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My History
Hardware Projects



This is the first machine language program I've written for the TS1000. I wrote a movie player for it. I was able to achieve almost 10 seconds of video at 12 frames/sec -- all under 16k! The movie is a clip of an Apple iPod Shuffle commercial.

Download the files:
shufmov.p (zipped) for emulators
shufmov.mp3 for a real machine. Just connect the audio out of your computer or mp3 player to the EAR jack of the TS. Set your volume to about 80%, type LOAD "" and ENTER on the TS and hit play on your audio player. When the mp3 is done in 6.5 minutes, type RUN and hit ENTER. Keep in mind that since all computers/audio players are different, you might have to tweak the volume setting to get it to work properly.


My History
The Timex (or ZX81 in other countries) was the next computer I owned after the Commodore Pet. It was really cheap, originally $100, but I think it went down to $50 by the time I got it.

It plugged into your TV, had a black and white screen with only some minimal graphic characters for games. It used any type of cheap tape recorder for program storage.

This little machine is what really taught me the fundamentals of BASIC programming. It only had 2k of ram ( actually, a little over 1k with a full screen of characters) so to write anything useful, you really had to minimize and condense the code.


I recently dug out my old Timex. Unfortunately the keyboard was dying. A couple of keys were dead. It turns out the keyboard uses a mylar ribbon connector, which dries out over time and cracks. I managed to rig something up to fix it. It did work, but a week later it was dead again.

It turns out that finding replacement membrane keyboards is quite difficult.

So, I developed this single sided board which uses a BASIC Stamp microcontroller as a rs232 to Timex Keyboard Interface (TKI).

Now I can connect my Timex to the serial port of any computer running terminal software (plenty of freeware exist). I can now use my Mac or PC keyboard to type on my Timex.

The parts list is pretty simple:

1  BASIC Stamp BS2
14  NPN Transistors
14  10k resistors
2  .1uF capacitors*
1  DB9 female connector
*only needed to send Basic program to BS2. If you already own the project board, you don't need these.

Besides soldering the TKI to the Timex's keyboard lines, there was no other modification made to the Timex's circuit board. You could even install this to a perfectly working Timex and have both the real keyboard and the KTI working at the same time.

There was some free space on the board, so I also added a composite video output. You can see the schematic for that HERE. Just add 1 more NPN transistor, a 100Ohm resistor, and a female RCA jack to the list above

Here's all the files:

TKI-Schematic.gif  TKI Schematic
TKI-etch-rev.gif  PCB - etch side (reversed) (blown-up 4x)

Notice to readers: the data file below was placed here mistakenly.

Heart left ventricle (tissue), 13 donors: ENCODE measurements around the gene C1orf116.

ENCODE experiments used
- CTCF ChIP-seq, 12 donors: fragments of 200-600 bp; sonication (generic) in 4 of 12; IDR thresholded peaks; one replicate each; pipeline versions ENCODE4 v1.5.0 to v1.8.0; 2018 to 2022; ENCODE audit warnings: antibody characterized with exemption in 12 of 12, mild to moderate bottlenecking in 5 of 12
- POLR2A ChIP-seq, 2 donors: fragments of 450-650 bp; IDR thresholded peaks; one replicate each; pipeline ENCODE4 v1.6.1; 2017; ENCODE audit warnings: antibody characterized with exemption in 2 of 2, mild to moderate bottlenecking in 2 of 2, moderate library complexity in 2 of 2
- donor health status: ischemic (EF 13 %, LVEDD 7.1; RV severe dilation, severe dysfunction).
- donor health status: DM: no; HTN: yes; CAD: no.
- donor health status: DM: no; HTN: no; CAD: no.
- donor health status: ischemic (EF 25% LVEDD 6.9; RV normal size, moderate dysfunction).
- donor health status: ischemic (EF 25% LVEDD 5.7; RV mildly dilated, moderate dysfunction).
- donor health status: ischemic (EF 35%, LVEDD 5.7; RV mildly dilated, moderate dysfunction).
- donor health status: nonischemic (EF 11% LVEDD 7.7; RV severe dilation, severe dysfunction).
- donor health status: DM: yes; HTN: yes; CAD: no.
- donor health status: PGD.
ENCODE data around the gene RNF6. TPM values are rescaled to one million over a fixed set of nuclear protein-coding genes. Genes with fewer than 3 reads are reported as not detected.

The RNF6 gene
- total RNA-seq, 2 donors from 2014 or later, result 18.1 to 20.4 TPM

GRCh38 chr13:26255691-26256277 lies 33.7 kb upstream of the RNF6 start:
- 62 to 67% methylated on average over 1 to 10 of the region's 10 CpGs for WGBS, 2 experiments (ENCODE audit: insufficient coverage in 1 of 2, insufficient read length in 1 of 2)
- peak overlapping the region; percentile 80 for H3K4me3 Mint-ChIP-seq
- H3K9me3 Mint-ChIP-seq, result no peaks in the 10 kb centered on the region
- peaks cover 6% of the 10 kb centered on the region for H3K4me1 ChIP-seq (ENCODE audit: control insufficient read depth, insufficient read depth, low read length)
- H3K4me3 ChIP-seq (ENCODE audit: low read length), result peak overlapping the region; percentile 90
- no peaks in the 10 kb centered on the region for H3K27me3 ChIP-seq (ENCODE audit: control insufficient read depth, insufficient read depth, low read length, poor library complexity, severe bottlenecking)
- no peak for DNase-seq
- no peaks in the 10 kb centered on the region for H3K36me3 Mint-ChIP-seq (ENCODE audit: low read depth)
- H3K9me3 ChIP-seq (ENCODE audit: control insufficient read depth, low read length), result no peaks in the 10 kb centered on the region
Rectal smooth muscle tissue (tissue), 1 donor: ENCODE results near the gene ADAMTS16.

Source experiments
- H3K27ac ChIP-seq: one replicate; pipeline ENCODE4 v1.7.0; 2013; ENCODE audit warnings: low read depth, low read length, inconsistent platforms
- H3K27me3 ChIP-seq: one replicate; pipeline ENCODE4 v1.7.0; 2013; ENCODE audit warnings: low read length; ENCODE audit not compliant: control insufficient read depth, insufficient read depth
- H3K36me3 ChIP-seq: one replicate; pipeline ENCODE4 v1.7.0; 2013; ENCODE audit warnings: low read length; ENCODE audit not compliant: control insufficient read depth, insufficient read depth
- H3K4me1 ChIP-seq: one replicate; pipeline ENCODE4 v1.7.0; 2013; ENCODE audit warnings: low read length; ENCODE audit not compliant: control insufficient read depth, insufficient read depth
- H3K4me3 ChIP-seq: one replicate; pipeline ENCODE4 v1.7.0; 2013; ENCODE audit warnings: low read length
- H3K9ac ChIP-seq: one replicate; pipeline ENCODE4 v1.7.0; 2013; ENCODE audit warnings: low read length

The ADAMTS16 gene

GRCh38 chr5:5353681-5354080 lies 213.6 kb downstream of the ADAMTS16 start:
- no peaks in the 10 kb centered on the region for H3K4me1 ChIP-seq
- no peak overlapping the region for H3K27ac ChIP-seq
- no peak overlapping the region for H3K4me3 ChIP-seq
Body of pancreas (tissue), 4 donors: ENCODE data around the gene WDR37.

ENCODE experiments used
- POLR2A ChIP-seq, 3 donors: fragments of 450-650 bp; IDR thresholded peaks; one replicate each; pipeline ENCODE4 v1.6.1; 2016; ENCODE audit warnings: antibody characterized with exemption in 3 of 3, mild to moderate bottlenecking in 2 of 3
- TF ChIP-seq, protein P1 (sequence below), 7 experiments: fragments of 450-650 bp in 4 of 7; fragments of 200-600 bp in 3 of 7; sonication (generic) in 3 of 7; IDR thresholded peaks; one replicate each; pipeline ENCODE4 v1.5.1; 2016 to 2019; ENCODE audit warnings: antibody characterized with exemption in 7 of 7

TKI-parts.gif  PCB - parts side (blown-up 4x)
TKI.bs2  BS2 Basic Source code
TKI.txt  BS2 Basic Source code (.txt version)

How It Works
The Timex has 40 keys. It divides these keys in a 8 x 5 matrix, so the keyboard has 13 (8+5) wires to it. To make a key press, just connect 1 of the 8 rows to 1 of the 5 columns.

All the TKI does is decide which of the 8 rows should connect to which of the 5 columns.

All the keyboard lines are connected to a transistor (rows to the emmiters, columns to the collectors). All of the bases of the transistors are connected to the BS2. Then, all the remaining leads are all tied together to form a Bus. Now, if the BS2 sets a base HI, it allows the transistor to pass the current to the Bus.

The only exception is the SHIFT key. That's the only key that every gets pressed at the same time as another key. I had to add another transistor just for this (The transistor connected to P14).

The Source Code
All the source code does is read in a byte of ascii data, then decide what pins to set HI. I also added in a Macro feature, where a certain ascii code will execute a series of keypresses. Currently, sending a right-square-bracket ], will type LOAD "".

Unfortunately, the BS2 is a little slow when reading serial data, so if you type too fast, it may miss data. But, the Timex is slow, too, so it kind of evens out. You may get better results playing around with the Timeout delay in the SERIN command.

Some Timex keys don't exist in ascii, so here's the conversion I came up with:

a-z, 0-9, ENTER, SPACE  No Conversion
A-Z  Like pressing SHIFT and a-z
!@#$%^&*()  Like pressing SHIFT and 0-9
Backspace  SHIFT - 0
\ , | (backslash, pipe)  SHIFT-ENTER
_ (underscore)  SHIFT-SPACE
If there was any punctuation that didn't interfere with anything else, I tried to implement it, like...
But, sometimes the conversion would mess things up. For instance the * asterisk. To get the asterisk, you need to type a capital B. The ascii for the asterisk is used as SHIFT-8.

DIsclaimer: I by no means consider myself a hardware expert, or even amateur. I 'proudly' consider myself a hardware HACK. The cicuit may not be efficient, and may blow up over time, I don't know. But, I do know that it does work. I have built and tested it myself, and it works for me.


Here's some pics during constuction:

The 'raw' pc board with schematic.


The board etched and cut.


All parts soldered and wired.


The board inside the Timex, all soldered in and connected.


The finished product. I probably will eventually mount the connectors to the case (I didn't feel like cutting the case at the time). So, the wires just run from expansion port in the back. There is just enough room for the wires plus the 16k ram.


Any questions or comments, just email me here.